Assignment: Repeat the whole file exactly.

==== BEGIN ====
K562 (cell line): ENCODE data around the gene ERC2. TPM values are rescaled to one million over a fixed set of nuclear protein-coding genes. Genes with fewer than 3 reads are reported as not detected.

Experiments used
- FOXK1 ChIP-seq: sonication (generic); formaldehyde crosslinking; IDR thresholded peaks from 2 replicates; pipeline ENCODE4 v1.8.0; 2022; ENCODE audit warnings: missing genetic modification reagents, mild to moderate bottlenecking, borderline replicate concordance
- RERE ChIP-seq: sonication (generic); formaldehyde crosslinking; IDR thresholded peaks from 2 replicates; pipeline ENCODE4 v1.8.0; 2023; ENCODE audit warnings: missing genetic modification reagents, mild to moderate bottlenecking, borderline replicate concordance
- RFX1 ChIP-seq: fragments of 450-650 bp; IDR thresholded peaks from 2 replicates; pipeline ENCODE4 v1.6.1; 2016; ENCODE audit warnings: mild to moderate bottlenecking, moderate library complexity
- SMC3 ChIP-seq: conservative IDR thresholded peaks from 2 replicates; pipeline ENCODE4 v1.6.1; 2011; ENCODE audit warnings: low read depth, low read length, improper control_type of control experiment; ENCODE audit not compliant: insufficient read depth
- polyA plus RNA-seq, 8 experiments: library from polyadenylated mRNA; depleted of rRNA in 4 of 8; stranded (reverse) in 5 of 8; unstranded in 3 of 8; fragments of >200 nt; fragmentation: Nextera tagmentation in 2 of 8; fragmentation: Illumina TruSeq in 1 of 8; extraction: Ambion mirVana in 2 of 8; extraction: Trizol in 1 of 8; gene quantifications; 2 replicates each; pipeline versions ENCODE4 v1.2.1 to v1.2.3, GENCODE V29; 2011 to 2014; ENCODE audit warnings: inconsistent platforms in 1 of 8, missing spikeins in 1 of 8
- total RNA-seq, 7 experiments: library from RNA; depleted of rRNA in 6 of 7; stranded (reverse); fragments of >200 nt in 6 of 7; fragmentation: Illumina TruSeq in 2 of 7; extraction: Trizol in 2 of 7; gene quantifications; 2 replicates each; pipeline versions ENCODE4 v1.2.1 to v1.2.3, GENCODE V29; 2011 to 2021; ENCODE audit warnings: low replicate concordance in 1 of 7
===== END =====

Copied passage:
K562 (cell line): ENCODE data around the gene ERC2. TPM values are rescaled to one million over a fixed set of nuclear protein-coding genes. Genes with fewer than 3 reads are reported as not detected.

Experiments used
- FOXK1 ChIP-seq: sonication (generic); formaldehyde crosslinking; IDR thresholded peaks from 2 replicates; pipeline ENCODE4 v1.8.0; 2022; ENCODE audit warnings: missing genetic modification reagents, mild to moderate bottlenecking, borderline replicate concordance
- RERE ChIP-seq: sonication (generic); formaldehyde crosslinking; IDR thresholded peaks from 2 replicates; pipeline ENCODE4 v1.8.0; 2023; ENCODE audit warnings: missing genetic modification reagents, mild to moderate bottlenecking, borderline replicate concordance
- RFX1 ChIP-seq: fragments of 450-650 bp; IDR thresholded peaks from 2 replicates; pipeline ENCODE4 v1.6.1; 2016; ENCODE audit warnings: mild to moderate bottlenecking, moderate library complexity
- SMC3 ChIP-seq: conservative IDR thresholded peaks from 2 replicates; pipeline ENCODE4 v1.6.1; 2011; ENCODE audit warnings: low read depth, low read length, improper control_type of control experiment; ENCODE audit not compliant: insufficient read depth
- polyA plus RNA-seq, 8 experiments: library from polyadenylated mRNA; depleted of rRNA in 4 of 8; stranded (reverse) in 5 of 8; unstranded in 3 of 8; fragments of >200 nt; fragmentation: Nextera tagmentation in 2 of 8; fragmentation: Illumina TruSeq in 1 of 8; extraction: Ambion mirVana in 2 of 8; extraction: Trizol in 1 of 8; gene quantifications; 2 replicates each; pipeline versions ENCODE4 v1.2.1 to v1.2.3, GENCODE V29; 2011 to 2014; ENCODE audit warnings: inconsistent platforms in 1 of 8, missing spikeins in 1 of 8
- total RNA-seq, 7 experiments: library from RNA; depleted of rRNA in 6 of 7; stranded (reverse); fragments of >200 nt in 6 of 7; fragmentation: Illumina TruSeq in 2 of 7; extraction: Trizol in 2 of 7; gene quantifications; 2 replicates each; pipeline versions ENCODE4 v1.2.1 to v1.2.3, GENCODE V29; 2011 to 2021; ENCODE audit warnings: low replicate concordance in 1 of 7